Jason Stverak

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Jason Stverak
Jason Stverak Photo.jpg
Born Jason Wesley Stverak
Rapid City, South Dakota
Occupation President Franklin Center for Government and Public Integrity
Genres News, Non-profit journalism, Education
Subjects Politics, Investigative Reporting, Journalism, Government


Jason Wesley Stverak is a native of Rapid City, South Dakota and president[1] of the Franklin Center for Government and Public Integrity, a position he has held since January 2009. Before joining the Franklin Center, Stverak served as Regional Field Director for the Sam Adams Alliance as well as Executive Director of the North Dakota Republican Party.

Nonprofit journalism[edit]

Stverak has written on the subject of non-profit journalism.[2][3][4] He contends[5] that investigative journalism is "the most effective weapon of the press" and that nonprofit online ventures "give journalists the opportunity to investigate stories and reemerge as the legendary beat reporters from yesteryear."

His editorials often describe how traditional media outlets are no longer able to properly cover state and local government as well as perform in-depth investigative reporting. Stverak believes this is due to "economic realities"[6][7] that have engulfed the industry. Stverak believes that nonprofit journalism through the use of new technology is "filling the void"[8] created by newsrooms that can no longer sufficiently staff reporters to cover state and local government.

Stverak is a strong proponent of traditional news groups working with nonprofit news organization to serve the public interest. Stverak's employer, the Franklin Center for Government and Public Integrity, offers training[9] to news organizations interested in utilizing new media. Stverak has invited media outlets to "steal our stuff,"[10] welcoming journalists to use Franklin Center reporters' stories and sourcing for their own publications.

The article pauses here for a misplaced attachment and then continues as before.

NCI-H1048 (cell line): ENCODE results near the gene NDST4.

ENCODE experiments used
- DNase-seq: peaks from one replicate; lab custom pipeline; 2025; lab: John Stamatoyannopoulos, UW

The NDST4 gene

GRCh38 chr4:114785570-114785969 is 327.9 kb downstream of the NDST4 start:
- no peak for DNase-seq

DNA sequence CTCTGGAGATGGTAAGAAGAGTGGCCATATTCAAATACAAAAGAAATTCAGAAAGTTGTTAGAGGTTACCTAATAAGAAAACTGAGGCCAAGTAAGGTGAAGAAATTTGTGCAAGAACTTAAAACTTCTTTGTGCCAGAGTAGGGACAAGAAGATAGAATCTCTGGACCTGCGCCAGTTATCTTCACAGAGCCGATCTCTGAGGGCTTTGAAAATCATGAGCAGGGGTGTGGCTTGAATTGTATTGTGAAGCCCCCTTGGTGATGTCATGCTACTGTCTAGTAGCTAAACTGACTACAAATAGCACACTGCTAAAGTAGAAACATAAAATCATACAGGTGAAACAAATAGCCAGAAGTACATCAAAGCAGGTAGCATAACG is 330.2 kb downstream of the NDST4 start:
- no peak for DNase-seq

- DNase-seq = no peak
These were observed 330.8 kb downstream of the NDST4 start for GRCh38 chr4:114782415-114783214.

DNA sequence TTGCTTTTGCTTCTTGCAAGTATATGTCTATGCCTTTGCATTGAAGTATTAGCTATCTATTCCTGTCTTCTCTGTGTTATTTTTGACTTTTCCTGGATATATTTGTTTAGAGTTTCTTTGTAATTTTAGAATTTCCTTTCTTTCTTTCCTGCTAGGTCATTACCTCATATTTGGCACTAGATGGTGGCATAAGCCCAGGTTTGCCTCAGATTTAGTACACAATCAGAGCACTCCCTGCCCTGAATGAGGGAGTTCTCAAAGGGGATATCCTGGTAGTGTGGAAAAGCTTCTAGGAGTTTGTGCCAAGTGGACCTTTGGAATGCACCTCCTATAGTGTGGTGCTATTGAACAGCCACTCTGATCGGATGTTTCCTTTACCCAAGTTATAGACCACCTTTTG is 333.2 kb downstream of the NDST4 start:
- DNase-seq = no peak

Journalism and government[edit]

Stverak advocates the separation of government and journalism.[11][12] In June 2010, Stverak opposed[13] attempts by Michigan State Senator Bruce Patterson to introduce legislation to license reporters. Patterson told Fox News[14] that some reporters covering state politics don’t know what they’re talking about. He also complained that some journalists covering state politics worked for publications he had never heard of. Stverak wrote in a Washington Examiner opinion editorial, "this legislation not only attempts to control the media but it is stepping on the constitutional protections afforded to the press."[15]

In March, 2011, Stverak applauded the decision by the U.S. House of Representatives to eliminate funding for National Public Radio.[16]